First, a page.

UN urges Israel to allow nuclear inspection
VIENNA (Agencies) — The U.N. nuclear assembly voted on Friday to urge Israel to accede to the Non-Proliferation Treaty (NPT) and place all atomic sites under U.N. inspections, in a surprise victory for Arab states.
The resolution, passed narrowly for the first time in nearly two decades, expresses concern about “Israeli nuclear capabilities” and calls on International Atomic Energy Agency chief Mohamed al-Baradei to work on the issue.
Initially, Western states tried to stop the resolution from going to a vote, arguing it would be counterproductive to single out Israel, particularly after a resolution had been passed the day before calling on all states in the Middle East to foreswear nuclear weapons.
But the adjournment motion was defeated and voting went ahead, with a total 49 countries in favour, 45 against and 16 abstentions.
It is the first time since 1991 that such a resolution has been adopted.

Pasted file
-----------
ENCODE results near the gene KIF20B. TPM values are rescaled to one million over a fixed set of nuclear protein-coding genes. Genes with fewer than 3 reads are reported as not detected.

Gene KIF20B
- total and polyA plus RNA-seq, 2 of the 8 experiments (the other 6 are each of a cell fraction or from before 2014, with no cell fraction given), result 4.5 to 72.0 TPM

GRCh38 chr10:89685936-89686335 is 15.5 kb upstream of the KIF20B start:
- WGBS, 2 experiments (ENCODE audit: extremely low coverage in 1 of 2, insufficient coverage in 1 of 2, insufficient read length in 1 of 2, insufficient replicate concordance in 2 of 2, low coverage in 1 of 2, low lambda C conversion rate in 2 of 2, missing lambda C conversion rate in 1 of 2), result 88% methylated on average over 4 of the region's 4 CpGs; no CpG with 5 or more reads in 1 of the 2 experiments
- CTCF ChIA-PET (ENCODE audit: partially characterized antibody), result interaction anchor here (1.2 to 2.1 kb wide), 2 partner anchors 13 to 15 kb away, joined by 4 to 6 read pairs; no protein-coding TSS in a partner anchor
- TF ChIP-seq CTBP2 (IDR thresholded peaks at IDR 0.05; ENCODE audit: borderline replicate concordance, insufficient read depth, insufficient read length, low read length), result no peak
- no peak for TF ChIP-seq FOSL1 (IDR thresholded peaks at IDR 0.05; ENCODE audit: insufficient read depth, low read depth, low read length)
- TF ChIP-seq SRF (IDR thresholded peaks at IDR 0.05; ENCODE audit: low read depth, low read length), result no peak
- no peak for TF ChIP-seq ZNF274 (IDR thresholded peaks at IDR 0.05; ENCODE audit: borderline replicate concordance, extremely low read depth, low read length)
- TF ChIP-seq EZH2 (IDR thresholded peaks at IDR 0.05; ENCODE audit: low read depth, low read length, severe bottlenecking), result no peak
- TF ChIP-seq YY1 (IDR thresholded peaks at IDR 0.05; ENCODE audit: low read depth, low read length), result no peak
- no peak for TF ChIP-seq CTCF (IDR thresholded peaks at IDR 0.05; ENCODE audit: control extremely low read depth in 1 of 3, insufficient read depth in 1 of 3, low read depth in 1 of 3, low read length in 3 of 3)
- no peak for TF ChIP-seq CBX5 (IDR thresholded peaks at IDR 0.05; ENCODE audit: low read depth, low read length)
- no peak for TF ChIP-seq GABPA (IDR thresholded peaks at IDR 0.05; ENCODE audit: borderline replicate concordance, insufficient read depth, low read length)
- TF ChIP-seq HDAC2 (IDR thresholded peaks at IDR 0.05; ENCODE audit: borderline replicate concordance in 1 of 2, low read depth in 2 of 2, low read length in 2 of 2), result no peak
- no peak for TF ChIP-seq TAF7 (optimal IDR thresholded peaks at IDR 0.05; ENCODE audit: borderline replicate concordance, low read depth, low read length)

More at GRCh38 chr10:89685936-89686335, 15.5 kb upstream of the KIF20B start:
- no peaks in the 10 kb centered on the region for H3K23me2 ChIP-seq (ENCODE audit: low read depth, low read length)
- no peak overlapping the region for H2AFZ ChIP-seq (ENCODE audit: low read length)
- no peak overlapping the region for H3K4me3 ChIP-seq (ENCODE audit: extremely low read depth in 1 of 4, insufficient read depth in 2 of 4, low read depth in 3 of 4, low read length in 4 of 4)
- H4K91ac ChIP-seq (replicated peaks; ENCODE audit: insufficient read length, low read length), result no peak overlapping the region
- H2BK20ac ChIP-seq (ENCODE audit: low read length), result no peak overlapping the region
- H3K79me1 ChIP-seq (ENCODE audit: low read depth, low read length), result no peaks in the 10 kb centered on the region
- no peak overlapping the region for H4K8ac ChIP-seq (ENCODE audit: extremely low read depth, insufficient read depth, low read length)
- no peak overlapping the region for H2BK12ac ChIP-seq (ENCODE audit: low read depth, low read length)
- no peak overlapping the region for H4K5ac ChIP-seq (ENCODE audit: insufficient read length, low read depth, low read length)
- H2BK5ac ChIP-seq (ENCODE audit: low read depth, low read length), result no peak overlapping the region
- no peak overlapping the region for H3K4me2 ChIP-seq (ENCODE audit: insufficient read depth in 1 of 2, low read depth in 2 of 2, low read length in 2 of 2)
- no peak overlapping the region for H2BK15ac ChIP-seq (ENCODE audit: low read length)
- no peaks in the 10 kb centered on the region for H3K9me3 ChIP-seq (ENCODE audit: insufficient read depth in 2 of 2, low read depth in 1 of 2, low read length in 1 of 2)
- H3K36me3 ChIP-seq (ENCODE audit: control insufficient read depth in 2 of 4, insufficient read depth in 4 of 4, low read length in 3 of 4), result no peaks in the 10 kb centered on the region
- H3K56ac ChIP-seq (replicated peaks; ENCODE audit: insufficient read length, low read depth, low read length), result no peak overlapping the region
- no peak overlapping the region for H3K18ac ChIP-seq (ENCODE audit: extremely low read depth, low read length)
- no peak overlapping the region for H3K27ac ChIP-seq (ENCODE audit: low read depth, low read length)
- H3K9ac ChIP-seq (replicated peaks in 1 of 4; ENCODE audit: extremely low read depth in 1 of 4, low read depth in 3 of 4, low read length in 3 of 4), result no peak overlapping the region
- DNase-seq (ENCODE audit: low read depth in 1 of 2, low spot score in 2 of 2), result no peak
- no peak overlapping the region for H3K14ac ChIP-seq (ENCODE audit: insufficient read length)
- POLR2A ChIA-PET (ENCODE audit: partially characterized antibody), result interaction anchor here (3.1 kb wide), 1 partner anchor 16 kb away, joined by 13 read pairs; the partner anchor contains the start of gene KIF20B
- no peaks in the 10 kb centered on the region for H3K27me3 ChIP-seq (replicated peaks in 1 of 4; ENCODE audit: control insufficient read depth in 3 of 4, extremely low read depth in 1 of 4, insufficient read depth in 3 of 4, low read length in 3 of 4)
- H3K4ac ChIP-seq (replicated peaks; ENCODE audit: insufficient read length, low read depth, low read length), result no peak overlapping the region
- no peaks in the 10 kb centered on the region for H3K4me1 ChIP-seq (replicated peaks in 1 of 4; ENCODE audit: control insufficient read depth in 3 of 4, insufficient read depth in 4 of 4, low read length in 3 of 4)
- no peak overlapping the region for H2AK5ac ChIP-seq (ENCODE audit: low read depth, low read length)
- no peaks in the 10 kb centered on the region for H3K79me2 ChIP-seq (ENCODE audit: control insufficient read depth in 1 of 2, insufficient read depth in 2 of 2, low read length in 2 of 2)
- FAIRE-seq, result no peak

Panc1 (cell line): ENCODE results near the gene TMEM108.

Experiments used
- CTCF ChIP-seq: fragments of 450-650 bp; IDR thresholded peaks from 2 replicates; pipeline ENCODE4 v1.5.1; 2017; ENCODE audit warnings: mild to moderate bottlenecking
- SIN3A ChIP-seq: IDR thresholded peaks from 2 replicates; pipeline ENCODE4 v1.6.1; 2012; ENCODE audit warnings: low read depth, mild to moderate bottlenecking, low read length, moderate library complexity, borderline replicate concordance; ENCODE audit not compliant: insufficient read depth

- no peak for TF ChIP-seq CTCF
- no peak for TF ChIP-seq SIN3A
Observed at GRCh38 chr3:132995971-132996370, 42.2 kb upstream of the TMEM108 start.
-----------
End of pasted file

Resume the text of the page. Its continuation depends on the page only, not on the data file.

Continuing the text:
Israel’s arch-enemy Iran had spoken in favour of the resolution, describing Israel’s nuclear capabilities as “a potential threat to the peace and security of the world.”
It also undermined the integrity and credibility of the non-proliferation regime and the NPT, argued Tehran’s ambassador to the IAEA, Ali Asghar Soltanieh.
After the vote, Soltanieh described the resolution as “very good news and a triumph for the oppressed nation of Palestine.”
Russia and China also backed the resolution.
Israel refuses cooperation
Israel is one of only three countries worldwide along with India and Pakistan outside the nuclear NPT and is widely assumed to have the Middle East’s only nuclear arsenal, though it has never confirmed or denied it.
“The delegation of Israel deplores this resolution,” David Danieli, deputy director of Israel’s atomic energy commission, told the chamber after the vote.
“Israel will not cooperate in any matter with this resolution which is only aiming at reinforcing political hostilities and lines of division in the Middle East region.”
The measure was last voted on in 1991 when it passed by 39-31 with 13 abstentions when IAEA membership was much smaller.
Since then there has only been presidential summaries of debate on this item or motions for adjournment or no action that carried the floor.
Diplomats pointed to the increased number of abstentions — from countries ranging from India to Argentina and Nigeria as an important factor in the resolution’s adoption.